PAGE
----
It’s nothing like giving birth. At least, as far as I’m capable of judging, from the second-hand experiences of an interested observer and part-time punchbag (twice).
It’s more like dragging a recalcitrant teenager out of bed on a school day.
Those who write as well as read will know what I mean. AND SOON THE SONG, my second novel, is almost out. It’s at the door holding on to the door-frame and yelling obscenities. As I write, I’m prying its fingers off, one by one.
This book is not a cousin to NORTHMAN, or even a descendant; it’s more a sibling. It addresses many of the themes visited in my first novel, but from a slightly different perspective. It also has a few new themes that are particularly close to my heart and perhaps, my anger. In essence it’s a classic ghost story, but with a few twists. It’s a bit rude, a bit violent and is set in my native Derbyshire, with forays into the US via New York and the Okefenokee Swamp of Georgia.
I’ve posted the first few chapters here, before publication tomorrow, so my friends can have a look first. You might not get a feel for AND SOON THE SONG from these chapters, which, in marketing terms is bad, but I’m lousy at marketing anyway, so I thought I’d write ASTS with the slow-ish build, lots of characters sort of structure I enjoy reading and risk the wrath of readers who prefer more immediacy. Even in this incarnation it’s not as gradual a reveal as I would have liked, but, as writers, we have what we have and life is too short to waste tinkering around the edges.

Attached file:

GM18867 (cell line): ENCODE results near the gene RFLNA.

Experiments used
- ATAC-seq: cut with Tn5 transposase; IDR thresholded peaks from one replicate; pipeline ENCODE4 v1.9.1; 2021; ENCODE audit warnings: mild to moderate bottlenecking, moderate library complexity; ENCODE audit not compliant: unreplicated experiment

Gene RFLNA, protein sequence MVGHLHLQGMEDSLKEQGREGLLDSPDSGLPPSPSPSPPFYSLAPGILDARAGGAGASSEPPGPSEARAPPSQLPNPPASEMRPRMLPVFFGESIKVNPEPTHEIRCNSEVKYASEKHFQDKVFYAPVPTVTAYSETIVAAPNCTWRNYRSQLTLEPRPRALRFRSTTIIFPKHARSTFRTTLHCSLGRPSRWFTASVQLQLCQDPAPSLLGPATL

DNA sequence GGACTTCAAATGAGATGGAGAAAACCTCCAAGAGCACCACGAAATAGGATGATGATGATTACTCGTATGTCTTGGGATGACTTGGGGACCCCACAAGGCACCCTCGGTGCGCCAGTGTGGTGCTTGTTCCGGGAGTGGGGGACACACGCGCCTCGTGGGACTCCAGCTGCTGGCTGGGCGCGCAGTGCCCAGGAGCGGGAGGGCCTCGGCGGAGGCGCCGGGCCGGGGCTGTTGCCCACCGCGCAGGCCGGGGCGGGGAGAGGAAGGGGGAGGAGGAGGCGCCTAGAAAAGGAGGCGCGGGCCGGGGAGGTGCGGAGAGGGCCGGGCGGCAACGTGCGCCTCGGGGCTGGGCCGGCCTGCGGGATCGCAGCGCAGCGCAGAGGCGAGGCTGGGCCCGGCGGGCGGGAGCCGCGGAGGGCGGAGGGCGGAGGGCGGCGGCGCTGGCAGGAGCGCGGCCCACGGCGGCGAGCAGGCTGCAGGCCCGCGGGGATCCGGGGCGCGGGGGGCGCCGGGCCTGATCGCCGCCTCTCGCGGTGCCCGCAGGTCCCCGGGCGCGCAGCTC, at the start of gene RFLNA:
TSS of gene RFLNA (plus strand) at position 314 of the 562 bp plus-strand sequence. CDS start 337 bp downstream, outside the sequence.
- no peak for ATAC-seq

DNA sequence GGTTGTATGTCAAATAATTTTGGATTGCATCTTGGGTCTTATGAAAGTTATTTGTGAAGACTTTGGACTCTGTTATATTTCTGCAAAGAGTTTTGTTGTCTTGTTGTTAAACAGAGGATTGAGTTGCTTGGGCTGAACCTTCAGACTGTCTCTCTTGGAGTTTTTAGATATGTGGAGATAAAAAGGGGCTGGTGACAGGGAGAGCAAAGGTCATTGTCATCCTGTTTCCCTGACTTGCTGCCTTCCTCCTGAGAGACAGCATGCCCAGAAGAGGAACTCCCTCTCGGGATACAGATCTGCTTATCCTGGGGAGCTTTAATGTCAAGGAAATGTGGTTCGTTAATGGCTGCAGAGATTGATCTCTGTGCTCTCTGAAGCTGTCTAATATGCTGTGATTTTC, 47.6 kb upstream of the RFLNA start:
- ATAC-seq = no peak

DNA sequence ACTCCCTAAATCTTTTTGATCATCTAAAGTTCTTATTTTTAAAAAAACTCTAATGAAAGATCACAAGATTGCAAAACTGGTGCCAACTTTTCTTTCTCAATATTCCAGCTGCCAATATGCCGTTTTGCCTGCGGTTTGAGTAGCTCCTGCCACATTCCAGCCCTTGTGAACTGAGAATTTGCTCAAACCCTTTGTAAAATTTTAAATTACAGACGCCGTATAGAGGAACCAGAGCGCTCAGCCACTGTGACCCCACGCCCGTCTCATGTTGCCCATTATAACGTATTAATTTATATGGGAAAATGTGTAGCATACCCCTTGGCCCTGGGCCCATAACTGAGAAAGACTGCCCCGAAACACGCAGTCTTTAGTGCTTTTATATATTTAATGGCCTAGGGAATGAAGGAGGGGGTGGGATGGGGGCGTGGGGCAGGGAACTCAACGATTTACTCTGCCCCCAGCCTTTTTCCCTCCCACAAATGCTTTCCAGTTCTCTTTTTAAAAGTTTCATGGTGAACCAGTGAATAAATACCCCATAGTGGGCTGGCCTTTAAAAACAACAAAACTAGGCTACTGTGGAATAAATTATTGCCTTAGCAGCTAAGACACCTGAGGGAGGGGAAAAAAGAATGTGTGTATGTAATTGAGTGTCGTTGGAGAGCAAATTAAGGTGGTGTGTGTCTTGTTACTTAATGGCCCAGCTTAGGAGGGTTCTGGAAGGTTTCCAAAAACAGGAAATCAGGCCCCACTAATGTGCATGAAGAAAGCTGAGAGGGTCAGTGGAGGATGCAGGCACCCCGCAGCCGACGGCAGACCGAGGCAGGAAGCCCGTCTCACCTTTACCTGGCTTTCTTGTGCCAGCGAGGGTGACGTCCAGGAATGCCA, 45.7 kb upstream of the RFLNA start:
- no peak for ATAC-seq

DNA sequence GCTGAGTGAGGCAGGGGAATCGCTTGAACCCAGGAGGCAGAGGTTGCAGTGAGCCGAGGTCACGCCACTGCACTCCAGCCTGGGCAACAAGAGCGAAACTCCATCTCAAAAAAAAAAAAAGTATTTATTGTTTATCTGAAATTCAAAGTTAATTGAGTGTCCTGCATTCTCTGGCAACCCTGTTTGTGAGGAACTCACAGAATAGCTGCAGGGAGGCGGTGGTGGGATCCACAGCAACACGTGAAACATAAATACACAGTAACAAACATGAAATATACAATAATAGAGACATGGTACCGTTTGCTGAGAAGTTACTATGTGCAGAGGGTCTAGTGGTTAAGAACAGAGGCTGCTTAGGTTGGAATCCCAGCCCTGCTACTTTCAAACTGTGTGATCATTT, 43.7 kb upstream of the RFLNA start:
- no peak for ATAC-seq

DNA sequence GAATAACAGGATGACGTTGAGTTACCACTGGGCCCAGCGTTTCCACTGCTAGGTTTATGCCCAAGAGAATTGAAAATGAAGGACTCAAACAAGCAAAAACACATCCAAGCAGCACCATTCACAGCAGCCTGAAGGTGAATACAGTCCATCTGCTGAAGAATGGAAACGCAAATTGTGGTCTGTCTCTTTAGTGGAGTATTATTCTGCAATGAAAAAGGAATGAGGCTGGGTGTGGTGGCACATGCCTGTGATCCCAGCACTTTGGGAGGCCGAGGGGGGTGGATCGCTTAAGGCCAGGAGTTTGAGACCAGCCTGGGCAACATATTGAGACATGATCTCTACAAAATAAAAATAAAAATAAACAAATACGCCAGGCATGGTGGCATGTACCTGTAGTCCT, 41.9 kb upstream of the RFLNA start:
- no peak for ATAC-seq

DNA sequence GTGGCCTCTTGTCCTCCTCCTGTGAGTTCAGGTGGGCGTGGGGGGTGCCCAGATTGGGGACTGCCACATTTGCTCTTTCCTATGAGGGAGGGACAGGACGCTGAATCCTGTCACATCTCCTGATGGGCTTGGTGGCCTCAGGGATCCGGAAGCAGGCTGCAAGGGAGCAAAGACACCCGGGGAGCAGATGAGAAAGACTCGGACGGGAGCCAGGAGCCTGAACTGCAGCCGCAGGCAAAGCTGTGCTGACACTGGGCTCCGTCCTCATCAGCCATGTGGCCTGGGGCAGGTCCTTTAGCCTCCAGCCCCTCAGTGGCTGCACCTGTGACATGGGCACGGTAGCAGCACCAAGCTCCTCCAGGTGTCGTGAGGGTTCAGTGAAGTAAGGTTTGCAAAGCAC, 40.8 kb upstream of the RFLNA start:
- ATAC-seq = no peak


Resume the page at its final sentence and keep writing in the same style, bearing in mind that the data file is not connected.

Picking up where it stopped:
Anyway, I hope you enjoy the sample and, of course, welcome comments, no matter how derisory.
Apologies for the WordPress formatting. It and MS Word seem to have differences and delving into HTML has never been an ambition. It’s all fine and dandy in the full Kindle edition. Unless the ghost has been at it again.
AND SOON THE SONG
The playful slap of waves against the hull of a small boat is a pleasant sound on a summer day in a flat calm. It is not pleasant in a force ten gale. Neither is it playful.
Six miles off St John’s, on the coast of Newfoundland, Elton Chelford heeled the thirty-two foot yacht ‘Windfall’ into the howling storm and prayed.
That day his gods were not listening.
The wave came from nowhere. It towered forty feet above the boat and smashed down with the force of an angry leviathan, tearing the fibreglass hull in two.
Briefly, Elton saw his wife Marjorie tumble past him in the foaming water as the ‘Windfall’ sank. She seemed to be attached to the yacht and he could see why. Rope from the windlass was wrapped around her neck and she followed the yacht into the depths like a dog on a leash.
Above the thunder of the waves he heard a thin scream.
His thirteen-year-old daughter slid away from him in the swell, rising and falling, her mouth an ‘o’ of distress.
Below him, Marjorie’s face was almost lost in darkness.
“I’m sorry,” he shouted to his daughter and heard her scream once more, before she was lost in the trough of an enormous wave. “I’ll just get your mom, hold on,” he said to himself and had a surprising thought that he had just uttered the last of all the words he was ever going to say.
Only the stern of the yacht was visible now. Taking a deep breath, he dived to the fading yacht, to Marjorie, ever falling under the great, green Atlantic Ocean.
1191: ACRE, THE HOLY LAND